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In Rome, you can swap 30 plastic bottles for a subway ride

In Rome, you can swap 30 plastic bottles for a subway ride
Virginia Raggi, the mayor of Rome, presents the ATAC campaign for the collection and recycling of plastic bottles, called “Ricicli + Viaggi,” inside the San Giovanni station of the metro’s Line C in Rome. [Photo: Matteo Nardone/Pacific Press/LightRocket via Getty Images]

The next time you want to travel from Rome’s Termini train station to seek forgiveness at the Vatican, you may want to pick up a few plastic bottles along the way. While plogging is always cool, those collected plastic bottles serve a different purpose. Rome is testing a scheme where people can swap plastic bottles for subway rides.

The Italian capital has launched a 12-month trial of the program called “Ricicli + Viaggi,” or Recycle + Travel, at three subway stations. The program allows commuters to deposit plastic bottles in return for five euro cents each, according to The Local, which can be used toward the cost of a ride on the metro. Those cents can be accrued on the metro app until they hit the price of a metro ticket, which is currently €1.50. For the math-challenged, that means a ride costs 30 bottles, which means 30 fewer plastic bottles eternally littering the streets of the Eternal City. After the year-long trial is over, Rome will review the results to see if the scheme should be expanded beyond its initial three stations.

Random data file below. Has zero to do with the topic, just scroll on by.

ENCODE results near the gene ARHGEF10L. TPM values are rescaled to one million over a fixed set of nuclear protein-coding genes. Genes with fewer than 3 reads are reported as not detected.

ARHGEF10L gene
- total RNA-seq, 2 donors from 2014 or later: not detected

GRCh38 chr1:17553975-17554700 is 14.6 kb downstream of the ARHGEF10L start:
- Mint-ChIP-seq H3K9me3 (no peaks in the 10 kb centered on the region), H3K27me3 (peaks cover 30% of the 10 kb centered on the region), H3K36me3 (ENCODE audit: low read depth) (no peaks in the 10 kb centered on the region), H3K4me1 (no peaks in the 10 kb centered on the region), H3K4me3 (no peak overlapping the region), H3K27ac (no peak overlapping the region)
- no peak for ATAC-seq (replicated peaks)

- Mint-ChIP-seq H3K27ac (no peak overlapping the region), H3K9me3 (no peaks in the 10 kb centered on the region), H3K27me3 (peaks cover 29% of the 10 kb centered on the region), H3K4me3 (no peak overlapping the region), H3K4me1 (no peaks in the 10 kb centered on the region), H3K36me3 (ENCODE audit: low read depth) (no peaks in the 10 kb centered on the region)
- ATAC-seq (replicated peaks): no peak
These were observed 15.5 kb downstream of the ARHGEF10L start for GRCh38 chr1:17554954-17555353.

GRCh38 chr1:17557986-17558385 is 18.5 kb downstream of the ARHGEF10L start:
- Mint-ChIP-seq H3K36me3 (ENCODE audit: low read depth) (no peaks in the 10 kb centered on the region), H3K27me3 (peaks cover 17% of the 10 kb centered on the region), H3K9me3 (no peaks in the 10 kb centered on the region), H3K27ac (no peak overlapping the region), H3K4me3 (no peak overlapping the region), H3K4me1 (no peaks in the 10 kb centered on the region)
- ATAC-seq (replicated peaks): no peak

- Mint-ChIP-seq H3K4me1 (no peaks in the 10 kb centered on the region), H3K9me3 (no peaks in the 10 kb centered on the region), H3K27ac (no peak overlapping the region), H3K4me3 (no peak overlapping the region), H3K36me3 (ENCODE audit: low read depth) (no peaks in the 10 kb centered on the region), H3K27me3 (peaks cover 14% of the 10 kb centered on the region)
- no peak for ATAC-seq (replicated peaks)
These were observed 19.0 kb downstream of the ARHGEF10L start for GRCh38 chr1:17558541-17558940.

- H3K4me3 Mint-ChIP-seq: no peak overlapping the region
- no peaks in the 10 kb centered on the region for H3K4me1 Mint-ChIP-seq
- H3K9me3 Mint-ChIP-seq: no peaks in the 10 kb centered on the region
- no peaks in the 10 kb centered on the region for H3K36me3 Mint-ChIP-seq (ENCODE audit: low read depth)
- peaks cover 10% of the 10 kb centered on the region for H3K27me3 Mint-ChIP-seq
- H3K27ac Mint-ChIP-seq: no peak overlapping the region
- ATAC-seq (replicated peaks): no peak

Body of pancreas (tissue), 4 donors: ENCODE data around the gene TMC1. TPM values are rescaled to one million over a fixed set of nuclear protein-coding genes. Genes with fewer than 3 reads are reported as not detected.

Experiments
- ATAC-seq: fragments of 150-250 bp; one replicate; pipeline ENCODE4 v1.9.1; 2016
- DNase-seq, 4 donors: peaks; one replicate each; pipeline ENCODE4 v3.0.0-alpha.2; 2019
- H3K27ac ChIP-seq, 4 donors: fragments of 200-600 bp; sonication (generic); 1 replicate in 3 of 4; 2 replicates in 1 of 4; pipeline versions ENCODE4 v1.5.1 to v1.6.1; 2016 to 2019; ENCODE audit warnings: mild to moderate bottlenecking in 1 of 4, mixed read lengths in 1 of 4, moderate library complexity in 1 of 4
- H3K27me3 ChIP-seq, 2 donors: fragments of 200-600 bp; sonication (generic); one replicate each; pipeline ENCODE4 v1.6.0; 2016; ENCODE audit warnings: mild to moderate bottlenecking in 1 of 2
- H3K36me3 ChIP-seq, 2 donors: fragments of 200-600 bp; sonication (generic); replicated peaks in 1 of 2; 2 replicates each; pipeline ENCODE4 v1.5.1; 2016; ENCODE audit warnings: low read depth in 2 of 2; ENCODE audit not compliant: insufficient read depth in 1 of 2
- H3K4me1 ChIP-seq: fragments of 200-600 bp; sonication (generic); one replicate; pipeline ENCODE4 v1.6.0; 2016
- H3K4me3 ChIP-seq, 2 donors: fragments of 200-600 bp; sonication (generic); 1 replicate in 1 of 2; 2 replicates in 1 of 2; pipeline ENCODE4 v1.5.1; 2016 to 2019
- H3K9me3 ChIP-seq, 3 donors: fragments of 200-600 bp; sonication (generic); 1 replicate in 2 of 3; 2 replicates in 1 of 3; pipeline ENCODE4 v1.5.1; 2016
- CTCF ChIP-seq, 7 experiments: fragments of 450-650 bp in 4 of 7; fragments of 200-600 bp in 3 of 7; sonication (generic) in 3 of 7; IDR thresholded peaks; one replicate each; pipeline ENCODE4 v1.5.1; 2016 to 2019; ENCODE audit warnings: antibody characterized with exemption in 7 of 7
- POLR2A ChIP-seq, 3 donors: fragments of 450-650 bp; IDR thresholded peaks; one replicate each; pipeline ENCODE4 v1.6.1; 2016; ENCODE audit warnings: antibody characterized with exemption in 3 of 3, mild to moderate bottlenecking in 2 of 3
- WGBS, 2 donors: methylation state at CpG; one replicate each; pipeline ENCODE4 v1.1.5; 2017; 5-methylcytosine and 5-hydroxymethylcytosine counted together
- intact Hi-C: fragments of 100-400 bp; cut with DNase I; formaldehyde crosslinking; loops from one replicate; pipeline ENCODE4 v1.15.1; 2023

While this recycling program is clever, as Environment Minister Sergio Costa pointed out in a Facebook post, “the ideal thing would be to consume less single-use plastic and opt for reusable bottles.” But if you do buy a plastic water bottle or find one littering the street, you can trade it in toward a ride on the subway.

Rome’s mayor, Virginia Raggi, who back in March promised a ban on single-use plastics, said the project is the first of its kind in a “large European capital,” although a similar system is in place in Istanbul’s subway system, so perhaps that was some subtle “large European capital” shade. Istanbul has had “reverse vending machines” at its metro stations since late 2018. Its version allows passengers to add credit to their subway cards by recycling a plastic bottle or an aluminum can into the machine. And Surabaya, Indonesia lets passengers swap just five plastic bottles for bus tickets.

If you’re lucky enough to be headed to Rome soon, bring me, and we can test the machines that are currently at the Cipro station on Line A, Piramide on Line B, and San Giovanni on Line C.

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